Business News Education & Events

ISM warns government against dropping music from post-COVID school curriculum

By | Published on Wednesday 1 July 2020

Incorporated Society of Musicians (ISM)

The Incorporated Society Of Musicians has written to the UK government to advise against the suspension of music lessons when schools fully re-open in September. Leaked plans show that the Department For Education is proposing that ‘non-core’ subjects be temporarily dropped in order to make time for students to catch up with things like English and maths following the COVID-19 shutdown.

Draft guidance from the Department For Education states: “Some subjects for some or all pupils may have to be suspended for two terms to allow catch-up on core subjects such as English and maths, with a full spread of subjects returning in the summer term of 2021. Some students may have to drop some GCSEs altogether in Year Eleven to allow them to catch up and achieve better grades in English and maths. GCSEs and A-levels to take place as planned next summer but with some ‘adaptations'”.

In recent years there have been repeated warnings that music education in schools – particularly state schools – in the UK is in crisis. This has grown as schools cut time and resources devoted to it and other creative subjects to focus on so called ‘core’ subjects, upon which each school’s performance is actually judged by the government.

If music is one of the subjects ear-marked for suspension, the ISM warns, it risks being even further marginalised. Aside from the many benefits learning to play music can have on other aspects of education, as well as students’ mental health, there are fears that the decline in music lessons will have a negative effect on the UK’s multi-billion pound music industry in the future.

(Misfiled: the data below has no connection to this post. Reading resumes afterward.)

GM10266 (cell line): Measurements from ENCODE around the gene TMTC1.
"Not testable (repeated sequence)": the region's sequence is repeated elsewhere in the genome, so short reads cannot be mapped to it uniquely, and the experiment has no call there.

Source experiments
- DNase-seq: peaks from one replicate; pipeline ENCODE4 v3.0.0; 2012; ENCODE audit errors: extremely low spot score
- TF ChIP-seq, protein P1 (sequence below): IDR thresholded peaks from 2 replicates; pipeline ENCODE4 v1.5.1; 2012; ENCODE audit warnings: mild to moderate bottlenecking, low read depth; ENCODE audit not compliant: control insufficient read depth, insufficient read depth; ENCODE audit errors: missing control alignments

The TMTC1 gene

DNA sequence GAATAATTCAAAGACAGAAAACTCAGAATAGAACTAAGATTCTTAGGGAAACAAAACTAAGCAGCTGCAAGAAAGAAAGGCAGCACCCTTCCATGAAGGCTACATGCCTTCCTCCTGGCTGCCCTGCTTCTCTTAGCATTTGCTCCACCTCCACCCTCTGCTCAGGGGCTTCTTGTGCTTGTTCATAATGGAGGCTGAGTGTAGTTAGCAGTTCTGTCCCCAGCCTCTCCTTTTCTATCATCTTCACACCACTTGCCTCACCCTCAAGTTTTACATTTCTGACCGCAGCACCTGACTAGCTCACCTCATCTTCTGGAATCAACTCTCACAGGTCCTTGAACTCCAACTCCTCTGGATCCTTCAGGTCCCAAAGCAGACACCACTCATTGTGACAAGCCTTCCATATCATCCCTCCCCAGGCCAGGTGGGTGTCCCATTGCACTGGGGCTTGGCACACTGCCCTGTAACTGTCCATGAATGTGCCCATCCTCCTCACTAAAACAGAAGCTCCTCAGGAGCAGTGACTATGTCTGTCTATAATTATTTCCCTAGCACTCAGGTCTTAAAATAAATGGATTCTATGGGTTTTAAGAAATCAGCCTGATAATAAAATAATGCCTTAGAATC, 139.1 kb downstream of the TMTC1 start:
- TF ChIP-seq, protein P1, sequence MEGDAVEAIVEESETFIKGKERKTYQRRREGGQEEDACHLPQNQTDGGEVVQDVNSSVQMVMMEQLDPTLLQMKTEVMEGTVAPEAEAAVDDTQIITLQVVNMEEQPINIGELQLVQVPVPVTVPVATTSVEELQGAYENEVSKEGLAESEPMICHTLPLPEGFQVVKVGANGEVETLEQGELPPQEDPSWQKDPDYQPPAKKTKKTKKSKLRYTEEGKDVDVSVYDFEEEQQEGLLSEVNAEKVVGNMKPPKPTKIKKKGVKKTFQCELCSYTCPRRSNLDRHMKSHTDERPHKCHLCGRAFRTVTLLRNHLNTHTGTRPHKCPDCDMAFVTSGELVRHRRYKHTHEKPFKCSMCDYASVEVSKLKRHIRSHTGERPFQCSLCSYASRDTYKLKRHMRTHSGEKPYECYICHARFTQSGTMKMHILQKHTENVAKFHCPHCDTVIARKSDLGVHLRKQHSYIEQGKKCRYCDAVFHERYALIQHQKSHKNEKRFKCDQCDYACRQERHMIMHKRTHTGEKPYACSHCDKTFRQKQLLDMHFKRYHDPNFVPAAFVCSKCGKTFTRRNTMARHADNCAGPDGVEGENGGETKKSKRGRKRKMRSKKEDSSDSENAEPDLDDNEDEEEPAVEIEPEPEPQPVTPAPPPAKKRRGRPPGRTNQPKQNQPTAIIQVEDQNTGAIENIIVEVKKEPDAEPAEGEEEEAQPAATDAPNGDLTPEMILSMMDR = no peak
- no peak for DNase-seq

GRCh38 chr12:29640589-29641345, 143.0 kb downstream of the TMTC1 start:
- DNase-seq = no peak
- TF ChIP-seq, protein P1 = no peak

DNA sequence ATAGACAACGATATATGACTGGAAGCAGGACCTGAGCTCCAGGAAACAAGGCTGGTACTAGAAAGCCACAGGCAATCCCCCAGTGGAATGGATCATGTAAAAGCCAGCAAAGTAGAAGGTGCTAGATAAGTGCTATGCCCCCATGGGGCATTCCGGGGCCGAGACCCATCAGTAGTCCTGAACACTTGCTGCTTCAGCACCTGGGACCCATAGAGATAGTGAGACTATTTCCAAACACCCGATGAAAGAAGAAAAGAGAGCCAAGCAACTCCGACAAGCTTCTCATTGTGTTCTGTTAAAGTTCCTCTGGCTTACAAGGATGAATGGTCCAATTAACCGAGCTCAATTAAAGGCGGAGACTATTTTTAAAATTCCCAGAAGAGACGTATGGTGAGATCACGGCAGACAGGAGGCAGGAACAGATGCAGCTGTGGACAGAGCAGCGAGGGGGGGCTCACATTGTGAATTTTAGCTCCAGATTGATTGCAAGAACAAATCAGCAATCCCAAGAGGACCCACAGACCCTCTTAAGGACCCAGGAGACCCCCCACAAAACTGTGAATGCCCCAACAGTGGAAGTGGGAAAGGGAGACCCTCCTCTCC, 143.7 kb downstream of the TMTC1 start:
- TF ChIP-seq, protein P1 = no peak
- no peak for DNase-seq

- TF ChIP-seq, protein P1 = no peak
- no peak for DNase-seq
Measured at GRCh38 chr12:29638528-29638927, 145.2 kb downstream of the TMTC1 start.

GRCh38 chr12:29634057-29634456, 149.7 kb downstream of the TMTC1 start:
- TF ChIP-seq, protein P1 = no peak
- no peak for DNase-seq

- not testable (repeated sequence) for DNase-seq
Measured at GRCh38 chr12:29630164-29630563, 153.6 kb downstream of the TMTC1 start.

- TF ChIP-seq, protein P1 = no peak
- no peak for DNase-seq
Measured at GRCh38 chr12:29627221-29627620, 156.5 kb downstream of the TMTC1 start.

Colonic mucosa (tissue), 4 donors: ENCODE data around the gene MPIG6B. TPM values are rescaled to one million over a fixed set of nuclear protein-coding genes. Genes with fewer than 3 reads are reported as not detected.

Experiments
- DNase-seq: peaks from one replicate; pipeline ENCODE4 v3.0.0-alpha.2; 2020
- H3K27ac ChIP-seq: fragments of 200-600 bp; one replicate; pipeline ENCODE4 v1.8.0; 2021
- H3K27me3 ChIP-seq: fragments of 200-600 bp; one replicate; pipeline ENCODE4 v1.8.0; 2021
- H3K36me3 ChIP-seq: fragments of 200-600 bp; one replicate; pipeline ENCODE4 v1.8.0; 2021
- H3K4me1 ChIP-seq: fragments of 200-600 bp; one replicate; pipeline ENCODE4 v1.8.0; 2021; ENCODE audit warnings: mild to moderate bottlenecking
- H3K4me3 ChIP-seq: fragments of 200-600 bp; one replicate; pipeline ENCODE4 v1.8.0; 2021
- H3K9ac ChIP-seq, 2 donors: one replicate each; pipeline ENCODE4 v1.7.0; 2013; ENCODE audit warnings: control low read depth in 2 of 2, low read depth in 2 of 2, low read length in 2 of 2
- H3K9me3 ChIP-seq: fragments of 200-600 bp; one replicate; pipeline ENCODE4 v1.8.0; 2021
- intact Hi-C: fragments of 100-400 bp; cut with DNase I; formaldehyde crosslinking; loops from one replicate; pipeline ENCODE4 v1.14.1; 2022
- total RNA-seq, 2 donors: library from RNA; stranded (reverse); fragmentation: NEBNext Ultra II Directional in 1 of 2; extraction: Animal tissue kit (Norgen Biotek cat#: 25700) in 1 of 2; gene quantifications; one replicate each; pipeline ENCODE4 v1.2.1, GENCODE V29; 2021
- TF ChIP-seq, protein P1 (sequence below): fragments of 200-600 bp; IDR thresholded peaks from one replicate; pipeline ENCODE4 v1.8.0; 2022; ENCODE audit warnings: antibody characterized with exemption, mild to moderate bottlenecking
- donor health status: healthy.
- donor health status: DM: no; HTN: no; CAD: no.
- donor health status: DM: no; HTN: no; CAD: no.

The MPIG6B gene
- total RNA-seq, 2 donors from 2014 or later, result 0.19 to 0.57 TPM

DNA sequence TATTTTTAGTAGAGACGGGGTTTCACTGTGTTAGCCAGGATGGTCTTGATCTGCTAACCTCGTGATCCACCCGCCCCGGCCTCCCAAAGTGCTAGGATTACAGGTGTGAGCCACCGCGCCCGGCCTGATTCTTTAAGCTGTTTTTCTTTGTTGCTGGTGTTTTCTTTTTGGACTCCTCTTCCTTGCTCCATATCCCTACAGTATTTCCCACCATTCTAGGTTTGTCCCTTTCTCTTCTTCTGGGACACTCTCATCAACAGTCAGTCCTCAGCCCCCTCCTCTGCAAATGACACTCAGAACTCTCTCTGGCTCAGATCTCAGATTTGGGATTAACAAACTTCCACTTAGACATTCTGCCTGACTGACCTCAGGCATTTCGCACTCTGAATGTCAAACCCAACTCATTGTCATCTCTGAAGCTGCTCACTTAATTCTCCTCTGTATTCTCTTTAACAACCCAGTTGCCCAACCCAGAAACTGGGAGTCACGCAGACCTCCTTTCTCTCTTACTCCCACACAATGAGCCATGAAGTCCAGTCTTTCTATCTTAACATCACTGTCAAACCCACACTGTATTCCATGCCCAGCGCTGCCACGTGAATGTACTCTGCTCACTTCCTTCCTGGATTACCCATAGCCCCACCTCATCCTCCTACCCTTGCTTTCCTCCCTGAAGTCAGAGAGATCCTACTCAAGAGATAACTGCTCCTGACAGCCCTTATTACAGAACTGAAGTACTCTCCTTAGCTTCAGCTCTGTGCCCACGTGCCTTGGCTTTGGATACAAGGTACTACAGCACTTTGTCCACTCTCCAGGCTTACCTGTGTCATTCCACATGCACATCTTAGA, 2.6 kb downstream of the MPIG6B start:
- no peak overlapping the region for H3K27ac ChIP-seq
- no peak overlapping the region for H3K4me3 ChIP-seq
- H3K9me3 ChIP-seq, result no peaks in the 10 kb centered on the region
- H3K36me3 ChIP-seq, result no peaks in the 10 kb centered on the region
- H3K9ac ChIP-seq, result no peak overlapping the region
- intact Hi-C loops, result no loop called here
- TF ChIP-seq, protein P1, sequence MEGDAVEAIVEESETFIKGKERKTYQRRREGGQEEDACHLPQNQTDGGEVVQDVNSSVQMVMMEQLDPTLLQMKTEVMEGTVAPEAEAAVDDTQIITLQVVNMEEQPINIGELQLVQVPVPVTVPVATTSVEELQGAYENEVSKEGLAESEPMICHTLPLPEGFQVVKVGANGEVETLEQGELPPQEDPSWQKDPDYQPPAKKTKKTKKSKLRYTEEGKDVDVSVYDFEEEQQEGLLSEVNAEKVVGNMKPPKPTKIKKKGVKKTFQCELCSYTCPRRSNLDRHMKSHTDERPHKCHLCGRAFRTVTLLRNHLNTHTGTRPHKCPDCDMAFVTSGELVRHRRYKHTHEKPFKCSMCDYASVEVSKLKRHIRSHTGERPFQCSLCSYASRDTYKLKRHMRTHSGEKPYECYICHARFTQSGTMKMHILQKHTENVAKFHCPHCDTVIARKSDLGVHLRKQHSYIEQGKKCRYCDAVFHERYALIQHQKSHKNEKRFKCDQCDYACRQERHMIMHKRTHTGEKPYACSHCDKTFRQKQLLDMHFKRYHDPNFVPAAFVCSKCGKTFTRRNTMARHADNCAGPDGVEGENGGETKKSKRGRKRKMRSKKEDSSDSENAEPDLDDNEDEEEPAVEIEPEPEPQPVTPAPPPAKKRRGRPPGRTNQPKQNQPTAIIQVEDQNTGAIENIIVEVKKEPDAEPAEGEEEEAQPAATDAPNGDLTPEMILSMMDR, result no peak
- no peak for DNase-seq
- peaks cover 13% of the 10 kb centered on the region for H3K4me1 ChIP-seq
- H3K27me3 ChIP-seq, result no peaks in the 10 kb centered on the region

In a letter to Minister For School Standards Nick Gibb, ISM chief exec Deborah Annetts asks for clarity on whether music is one of the subjects being considered for suspension, and whether the ultimate decision will be made by head teachers or government. It also asks what financial support will be put in place for teachers whose subjects are dropped.

“While we understand the significant impact that COVID-19 has had on education, we are absolutely clear that the dropping of music education would run contrary to the obligation to provide a broad and balanced curriculum which is so vital for the progress of all our children in an educational setting”, she writes.

“If our education system is to be fit for the challenges of the fast-moving 21st Century it needs to provide children with a broad range of skills so they can work in the digital space and take full advantage of a global economy”, she concludes. “And it is the arts subjects which can prepare children best for these challenges. We therefore ask you to reconsider the [current post-shutdown] plan and the dropping of non-core subjects”.

In a statement, Annetts adds: “We hope this leaked guidance is not final, but it is still very worrying. Not only is the music industry struggling under the weight of COVID-19 but the education of many children now faces further disruption. If we continue down this path, not only do we risk depriving children of a rich experience and the opportunity to pursue a career in music, but many music teachers may be unable to continue in the profession they love”.

“The government must consult with subject associations [like ISM] and reconsider any plans it may have to suspend music education, and it must take steps to protect its future within our schools”, she goes on. “Music education is vital to the talent pipeline and plays a crucial role in tackling mental health problems among children – it must be central to any recovery curriculum and not an afterthought to it”.

Read the ISM’s letter in full here.